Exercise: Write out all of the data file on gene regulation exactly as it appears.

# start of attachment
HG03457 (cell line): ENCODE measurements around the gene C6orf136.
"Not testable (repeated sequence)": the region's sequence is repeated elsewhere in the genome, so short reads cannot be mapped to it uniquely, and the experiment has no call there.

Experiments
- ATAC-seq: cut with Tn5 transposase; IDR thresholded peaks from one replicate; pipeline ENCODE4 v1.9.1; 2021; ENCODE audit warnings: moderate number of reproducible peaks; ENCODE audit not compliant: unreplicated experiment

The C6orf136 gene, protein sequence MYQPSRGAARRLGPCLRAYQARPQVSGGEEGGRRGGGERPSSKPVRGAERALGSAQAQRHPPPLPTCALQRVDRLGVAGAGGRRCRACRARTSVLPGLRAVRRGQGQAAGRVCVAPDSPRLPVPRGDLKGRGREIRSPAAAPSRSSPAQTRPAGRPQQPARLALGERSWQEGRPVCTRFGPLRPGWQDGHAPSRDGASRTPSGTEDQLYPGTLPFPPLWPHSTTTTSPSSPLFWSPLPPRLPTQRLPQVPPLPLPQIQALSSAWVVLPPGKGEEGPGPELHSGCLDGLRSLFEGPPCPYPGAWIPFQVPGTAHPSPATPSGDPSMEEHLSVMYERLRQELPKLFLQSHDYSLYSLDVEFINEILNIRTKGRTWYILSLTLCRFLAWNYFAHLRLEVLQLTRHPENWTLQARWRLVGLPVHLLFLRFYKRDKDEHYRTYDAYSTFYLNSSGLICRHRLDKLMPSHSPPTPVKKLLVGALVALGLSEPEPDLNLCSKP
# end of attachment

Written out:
HG03457 (cell line): ENCODE measurements around the gene C6orf136.
"Not testable (repeated sequence)": the region's sequence is repeated elsewhere in the genome, so short reads cannot be mapped to it uniquely, and the experiment has no call there.

Experiments
- ATAC-seq: cut with Tn5 transposase; IDR thresholded peaks from one replicate; pipeline ENCODE4 v1.9.1; 2021; ENCODE audit warnings: moderate number of reproducible peaks; ENCODE audit not compliant: unreplicated experiment

The C6orf136 gene, protein sequence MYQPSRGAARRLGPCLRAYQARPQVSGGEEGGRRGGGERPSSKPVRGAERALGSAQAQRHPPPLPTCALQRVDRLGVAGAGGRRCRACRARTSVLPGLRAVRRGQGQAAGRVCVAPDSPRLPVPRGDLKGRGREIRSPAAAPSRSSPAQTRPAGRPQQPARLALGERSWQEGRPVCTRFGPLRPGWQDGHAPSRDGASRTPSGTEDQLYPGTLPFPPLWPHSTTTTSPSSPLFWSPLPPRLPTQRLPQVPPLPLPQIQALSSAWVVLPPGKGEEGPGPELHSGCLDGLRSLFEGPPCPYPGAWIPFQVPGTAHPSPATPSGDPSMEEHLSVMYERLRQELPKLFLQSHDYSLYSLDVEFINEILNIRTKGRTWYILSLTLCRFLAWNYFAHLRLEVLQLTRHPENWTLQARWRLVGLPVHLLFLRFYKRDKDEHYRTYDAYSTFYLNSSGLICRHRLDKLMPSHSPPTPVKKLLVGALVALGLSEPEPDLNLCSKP